Honor In King Henry IV

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Since part one of Shakespeare’s, King Henry IV, it is quite evident that even though prince Hal tends to undervalue honor, he understands the role of honor in his life. In Henry IV, Shakespeare depicts a young Hal who is ridiculed because his private life is less honorable than it should be, which affects how people view him publicly, but in Act 3, Scene 2 of Henry IV Part 1, Hal promises his father that he will change, and it is evident that prince Hal is able to control his behavior for the public. Therefore, it is not too surprising that in Henry V, King Hal shows different private and public behaviors. In Act IV, Scene 1 of Henry V, Hal is privately disdainful and suspicious of the advantages of the honor that comes with kingship, while…show more content…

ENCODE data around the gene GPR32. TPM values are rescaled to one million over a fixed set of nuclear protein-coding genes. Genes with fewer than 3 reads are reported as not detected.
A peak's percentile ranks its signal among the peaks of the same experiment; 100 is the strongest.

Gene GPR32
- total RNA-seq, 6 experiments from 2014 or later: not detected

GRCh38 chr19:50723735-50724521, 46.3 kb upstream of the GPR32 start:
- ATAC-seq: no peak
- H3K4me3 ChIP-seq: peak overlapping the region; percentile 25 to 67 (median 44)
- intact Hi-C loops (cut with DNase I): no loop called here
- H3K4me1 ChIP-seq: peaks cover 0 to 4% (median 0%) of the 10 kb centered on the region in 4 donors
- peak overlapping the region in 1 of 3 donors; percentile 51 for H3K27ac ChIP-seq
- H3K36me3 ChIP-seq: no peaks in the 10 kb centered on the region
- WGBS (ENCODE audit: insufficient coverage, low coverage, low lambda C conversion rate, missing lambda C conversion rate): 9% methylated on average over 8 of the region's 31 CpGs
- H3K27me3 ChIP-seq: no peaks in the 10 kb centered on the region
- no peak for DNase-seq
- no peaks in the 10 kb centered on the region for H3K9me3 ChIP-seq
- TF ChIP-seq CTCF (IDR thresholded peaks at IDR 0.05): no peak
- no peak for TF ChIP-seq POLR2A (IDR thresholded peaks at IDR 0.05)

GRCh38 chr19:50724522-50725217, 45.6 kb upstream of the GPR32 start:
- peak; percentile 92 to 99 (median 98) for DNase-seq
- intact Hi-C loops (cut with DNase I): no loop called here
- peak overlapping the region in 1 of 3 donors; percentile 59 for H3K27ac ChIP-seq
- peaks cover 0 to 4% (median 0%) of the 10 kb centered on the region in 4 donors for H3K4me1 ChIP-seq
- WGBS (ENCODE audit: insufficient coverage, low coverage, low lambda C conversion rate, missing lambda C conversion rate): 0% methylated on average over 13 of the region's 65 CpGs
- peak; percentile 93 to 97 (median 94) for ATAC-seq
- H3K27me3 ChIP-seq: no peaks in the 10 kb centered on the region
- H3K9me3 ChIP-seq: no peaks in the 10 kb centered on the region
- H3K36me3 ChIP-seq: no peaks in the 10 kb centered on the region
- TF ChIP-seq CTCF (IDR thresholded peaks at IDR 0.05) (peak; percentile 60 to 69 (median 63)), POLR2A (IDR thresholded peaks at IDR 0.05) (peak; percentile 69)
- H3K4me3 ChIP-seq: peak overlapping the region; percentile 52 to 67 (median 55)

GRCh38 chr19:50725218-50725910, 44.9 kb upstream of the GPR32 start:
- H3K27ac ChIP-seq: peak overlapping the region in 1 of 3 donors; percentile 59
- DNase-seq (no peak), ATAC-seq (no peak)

In this scene, King Hal’s men are fearful towards the notion of fighting the French; they are severely outnumbered and Westmoreland proclaims that he wishes they had more men fight with them on their side. However, King Hal explains why is it actually more advantageous that they have fewer men in his riveting “Saint Crispin’s Day Speech.” The entire basis of Hal’s Crispin’s Day speech relies on his apparent high regard for honor; he promises his men that their smaller numbers will mean that, when they win, the honor which each man receives will be greater than if they had more fighters. Publically, King Hal appears cocky and assured of himself, stating, “if it be a sin to covet honor,/ I am the most offending soul alive,” (IV, 3, 29-30). Hal is clearly self-aware of the adulation that he receives as king and takes advantage of this to rally his men. Furthermore, even if their army loses to the French he promises his men the honor of dying next to a king. “We would not die in that man’s company/ That fears his fellowship to die with us,” (IV, 3, 39-40). Hal is truly a wordsmith, somehow turning death itself into a prize, wherein dying alongside a king is a prize that a more cowardly man does not deserve. This public side of Hal is quite different from his private musings
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